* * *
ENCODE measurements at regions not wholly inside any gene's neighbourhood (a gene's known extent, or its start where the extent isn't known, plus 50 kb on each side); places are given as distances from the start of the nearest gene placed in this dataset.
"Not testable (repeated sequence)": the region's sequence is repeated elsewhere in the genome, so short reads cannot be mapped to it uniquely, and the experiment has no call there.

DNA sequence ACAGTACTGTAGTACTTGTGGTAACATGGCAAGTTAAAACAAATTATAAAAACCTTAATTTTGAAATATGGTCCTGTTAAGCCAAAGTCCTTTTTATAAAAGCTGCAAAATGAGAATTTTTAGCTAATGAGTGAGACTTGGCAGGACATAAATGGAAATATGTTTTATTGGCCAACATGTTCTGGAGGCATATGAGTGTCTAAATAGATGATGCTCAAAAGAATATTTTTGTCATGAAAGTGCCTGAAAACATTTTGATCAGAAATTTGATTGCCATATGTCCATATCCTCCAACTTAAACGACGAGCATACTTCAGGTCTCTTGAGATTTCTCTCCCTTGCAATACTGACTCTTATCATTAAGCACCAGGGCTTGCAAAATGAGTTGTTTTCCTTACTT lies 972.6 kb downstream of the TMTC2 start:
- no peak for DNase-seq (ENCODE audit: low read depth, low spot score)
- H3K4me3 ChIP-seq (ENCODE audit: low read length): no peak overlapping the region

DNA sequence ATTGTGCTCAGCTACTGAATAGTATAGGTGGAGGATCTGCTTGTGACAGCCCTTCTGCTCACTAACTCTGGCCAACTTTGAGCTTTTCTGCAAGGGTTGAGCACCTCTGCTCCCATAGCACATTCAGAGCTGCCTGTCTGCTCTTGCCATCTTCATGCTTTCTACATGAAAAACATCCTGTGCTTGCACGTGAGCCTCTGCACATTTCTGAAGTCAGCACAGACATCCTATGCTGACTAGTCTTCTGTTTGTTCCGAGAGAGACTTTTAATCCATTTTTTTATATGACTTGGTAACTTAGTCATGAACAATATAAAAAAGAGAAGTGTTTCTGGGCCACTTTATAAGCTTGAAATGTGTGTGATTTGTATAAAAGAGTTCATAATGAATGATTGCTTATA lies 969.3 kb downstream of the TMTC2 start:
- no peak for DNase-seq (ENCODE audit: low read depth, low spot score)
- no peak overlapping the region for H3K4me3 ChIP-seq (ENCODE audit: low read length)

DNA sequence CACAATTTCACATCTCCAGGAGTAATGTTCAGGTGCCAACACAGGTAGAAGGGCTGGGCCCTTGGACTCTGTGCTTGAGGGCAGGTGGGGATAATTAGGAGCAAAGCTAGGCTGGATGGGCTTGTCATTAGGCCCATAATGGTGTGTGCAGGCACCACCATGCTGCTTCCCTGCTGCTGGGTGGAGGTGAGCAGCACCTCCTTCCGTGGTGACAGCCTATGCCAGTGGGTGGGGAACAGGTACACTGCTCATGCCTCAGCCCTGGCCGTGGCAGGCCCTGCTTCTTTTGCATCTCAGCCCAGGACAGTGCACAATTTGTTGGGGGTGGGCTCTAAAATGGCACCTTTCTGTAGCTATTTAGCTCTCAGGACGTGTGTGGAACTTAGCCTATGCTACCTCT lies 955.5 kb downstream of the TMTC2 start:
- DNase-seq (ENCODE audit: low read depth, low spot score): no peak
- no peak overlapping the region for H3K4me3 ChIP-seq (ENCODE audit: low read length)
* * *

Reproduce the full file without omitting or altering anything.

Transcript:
ENCODE measurements at regions not wholly inside any gene's neighbourhood (a gene's known extent, or its start where the extent isn't known, plus 50 kb on each side); places are given as distances from the start of the nearest gene placed in this dataset.
"Not testable (repeated sequence)": the region's sequence is repeated elsewhere in the genome, so short reads cannot be mapped to it uniquely, and the experiment has no call there.

DNA sequence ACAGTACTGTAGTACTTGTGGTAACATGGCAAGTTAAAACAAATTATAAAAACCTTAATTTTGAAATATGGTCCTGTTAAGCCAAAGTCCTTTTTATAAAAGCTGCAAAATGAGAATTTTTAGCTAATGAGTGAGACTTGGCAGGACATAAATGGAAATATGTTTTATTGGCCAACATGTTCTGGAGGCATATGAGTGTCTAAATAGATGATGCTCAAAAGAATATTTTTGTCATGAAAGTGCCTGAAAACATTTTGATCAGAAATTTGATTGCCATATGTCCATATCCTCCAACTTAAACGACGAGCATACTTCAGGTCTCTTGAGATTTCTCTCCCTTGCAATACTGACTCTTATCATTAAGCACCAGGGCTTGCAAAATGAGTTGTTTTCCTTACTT lies 972.6 kb downstream of the TMTC2 start:
- no peak for DNase-seq (ENCODE audit: low read depth, low spot score)
- H3K4me3 ChIP-seq (ENCODE audit: low read length): no peak overlapping the region

DNA sequence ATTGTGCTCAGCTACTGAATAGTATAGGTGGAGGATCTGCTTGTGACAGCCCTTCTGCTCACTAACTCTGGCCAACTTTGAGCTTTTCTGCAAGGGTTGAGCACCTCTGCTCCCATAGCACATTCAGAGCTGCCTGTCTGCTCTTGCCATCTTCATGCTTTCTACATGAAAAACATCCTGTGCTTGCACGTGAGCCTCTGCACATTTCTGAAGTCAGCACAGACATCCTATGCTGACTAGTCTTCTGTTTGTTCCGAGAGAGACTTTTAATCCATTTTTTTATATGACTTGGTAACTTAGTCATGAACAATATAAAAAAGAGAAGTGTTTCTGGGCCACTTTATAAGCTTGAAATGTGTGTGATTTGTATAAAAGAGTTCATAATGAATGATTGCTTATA lies 969.3 kb downstream of the TMTC2 start:
- no peak for DNase-seq (ENCODE audit: low read depth, low spot score)
- no peak overlapping the region for H3K4me3 ChIP-seq (ENCODE audit: low read length)

DNA sequence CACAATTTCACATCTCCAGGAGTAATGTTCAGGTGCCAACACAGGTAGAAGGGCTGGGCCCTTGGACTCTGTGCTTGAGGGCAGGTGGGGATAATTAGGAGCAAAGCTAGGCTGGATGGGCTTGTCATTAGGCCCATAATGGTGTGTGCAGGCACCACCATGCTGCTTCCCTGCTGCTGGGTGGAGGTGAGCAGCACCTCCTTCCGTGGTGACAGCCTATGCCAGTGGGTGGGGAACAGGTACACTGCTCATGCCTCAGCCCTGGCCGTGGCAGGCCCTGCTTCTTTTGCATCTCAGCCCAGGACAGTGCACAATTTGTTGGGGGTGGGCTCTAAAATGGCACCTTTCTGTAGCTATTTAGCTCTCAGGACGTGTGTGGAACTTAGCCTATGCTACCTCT lies 955.5 kb downstream of the TMTC2 start:
- DNase-seq (ENCODE audit: low read depth, low spot score): no peak
- no peak overlapping the region for H3K4me3 ChIP-seq (ENCODE audit: low read length)